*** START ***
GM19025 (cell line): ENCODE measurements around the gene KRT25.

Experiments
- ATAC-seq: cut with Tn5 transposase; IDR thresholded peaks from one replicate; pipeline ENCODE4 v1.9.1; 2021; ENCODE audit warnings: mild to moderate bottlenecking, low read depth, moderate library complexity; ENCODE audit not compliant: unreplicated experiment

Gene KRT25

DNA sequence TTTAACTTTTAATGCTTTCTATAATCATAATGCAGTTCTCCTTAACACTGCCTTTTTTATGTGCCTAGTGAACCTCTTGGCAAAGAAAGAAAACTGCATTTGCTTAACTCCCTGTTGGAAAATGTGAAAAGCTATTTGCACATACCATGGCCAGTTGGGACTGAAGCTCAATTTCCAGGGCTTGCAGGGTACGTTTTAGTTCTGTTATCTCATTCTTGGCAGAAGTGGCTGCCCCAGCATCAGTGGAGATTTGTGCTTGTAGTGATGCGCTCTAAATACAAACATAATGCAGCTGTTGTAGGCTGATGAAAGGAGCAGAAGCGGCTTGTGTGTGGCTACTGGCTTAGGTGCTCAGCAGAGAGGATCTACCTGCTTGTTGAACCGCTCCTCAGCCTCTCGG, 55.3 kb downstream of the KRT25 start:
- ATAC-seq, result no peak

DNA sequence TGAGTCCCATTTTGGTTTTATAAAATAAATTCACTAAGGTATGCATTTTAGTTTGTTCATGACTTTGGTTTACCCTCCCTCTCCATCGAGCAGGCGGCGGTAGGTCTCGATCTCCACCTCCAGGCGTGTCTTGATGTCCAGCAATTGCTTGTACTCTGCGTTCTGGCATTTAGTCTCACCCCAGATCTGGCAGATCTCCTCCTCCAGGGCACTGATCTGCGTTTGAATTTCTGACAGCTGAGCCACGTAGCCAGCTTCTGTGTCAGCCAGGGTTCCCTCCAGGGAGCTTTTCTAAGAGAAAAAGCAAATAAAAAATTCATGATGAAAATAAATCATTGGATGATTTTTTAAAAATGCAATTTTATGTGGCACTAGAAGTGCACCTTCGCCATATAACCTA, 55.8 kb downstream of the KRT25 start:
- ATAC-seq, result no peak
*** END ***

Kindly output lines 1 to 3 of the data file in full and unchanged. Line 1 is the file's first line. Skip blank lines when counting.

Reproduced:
GM19025 (cell line): ENCODE measurements around the gene KRT25.

Experiments
- ATAC-seq: cut with Tn5 transposase; IDR thresholded peaks from one replicate; pipeline ENCODE4 v1.9.1; 2021; ENCODE audit warnings: mild to moderate bottlenecking, low read depth, moderate library complexity; ENCODE audit not compliant: unreplicated experiment